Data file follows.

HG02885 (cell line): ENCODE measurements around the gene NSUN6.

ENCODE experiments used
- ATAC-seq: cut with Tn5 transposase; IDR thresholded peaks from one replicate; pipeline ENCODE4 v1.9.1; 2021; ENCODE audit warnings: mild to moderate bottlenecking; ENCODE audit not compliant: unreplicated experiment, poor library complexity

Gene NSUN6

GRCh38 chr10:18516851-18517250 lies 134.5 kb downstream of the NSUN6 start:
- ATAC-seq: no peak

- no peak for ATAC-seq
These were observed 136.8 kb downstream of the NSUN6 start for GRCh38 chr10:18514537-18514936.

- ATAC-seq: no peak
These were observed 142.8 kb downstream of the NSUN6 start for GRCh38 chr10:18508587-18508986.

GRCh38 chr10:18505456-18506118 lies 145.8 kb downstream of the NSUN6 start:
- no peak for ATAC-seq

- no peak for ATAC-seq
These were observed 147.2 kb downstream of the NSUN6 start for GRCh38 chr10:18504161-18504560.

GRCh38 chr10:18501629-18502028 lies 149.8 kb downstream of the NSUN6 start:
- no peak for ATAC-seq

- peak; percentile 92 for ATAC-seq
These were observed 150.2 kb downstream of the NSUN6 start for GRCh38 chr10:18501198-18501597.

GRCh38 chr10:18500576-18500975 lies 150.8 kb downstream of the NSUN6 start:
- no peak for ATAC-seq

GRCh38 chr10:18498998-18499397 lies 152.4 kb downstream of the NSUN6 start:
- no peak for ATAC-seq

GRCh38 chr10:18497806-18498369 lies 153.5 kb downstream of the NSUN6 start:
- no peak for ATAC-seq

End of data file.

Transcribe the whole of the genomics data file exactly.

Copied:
HG02885 (cell line): ENCODE measurements around the gene NSUN6.

ENCODE experiments used
- ATAC-seq: cut with Tn5 transposase; IDR thresholded peaks from one replicate; pipeline ENCODE4 v1.9.1; 2021; ENCODE audit warnings: mild to moderate bottlenecking; ENCODE audit not compliant: unreplicated experiment, poor library complexity

Gene NSUN6

GRCh38 chr10:18516851-18517250 lies 134.5 kb downstream of the NSUN6 start:
- ATAC-seq: no peak

- no peak for ATAC-seq
These were observed 136.8 kb downstream of the NSUN6 start for GRCh38 chr10:18514537-18514936.

- ATAC-seq: no peak
These were observed 142.8 kb downstream of the NSUN6 start for GRCh38 chr10:18508587-18508986.

GRCh38 chr10:18505456-18506118 lies 145.8 kb downstream of the NSUN6 start:
- no peak for ATAC-seq

- no peak for ATAC-seq
These were observed 147.2 kb downstream of the NSUN6 start for GRCh38 chr10:18504161-18504560.

GRCh38 chr10:18501629-18502028 lies 149.8 kb downstream of the NSUN6 start:
- no peak for ATAC-seq

- peak; percentile 92 for ATAC-seq
These were observed 150.2 kb downstream of the NSUN6 start for GRCh38 chr10:18501198-18501597.

GRCh38 chr10:18500576-18500975 lies 150.8 kb downstream of the NSUN6 start:
- no peak for ATAC-seq

GRCh38 chr10:18498998-18499397 lies 152.4 kb downstream of the NSUN6 start:
- no peak for ATAC-seq

GRCh38 chr10:18497806-18498369 lies 153.5 kb downstream of the NSUN6 start:
- no peak for ATAC-seq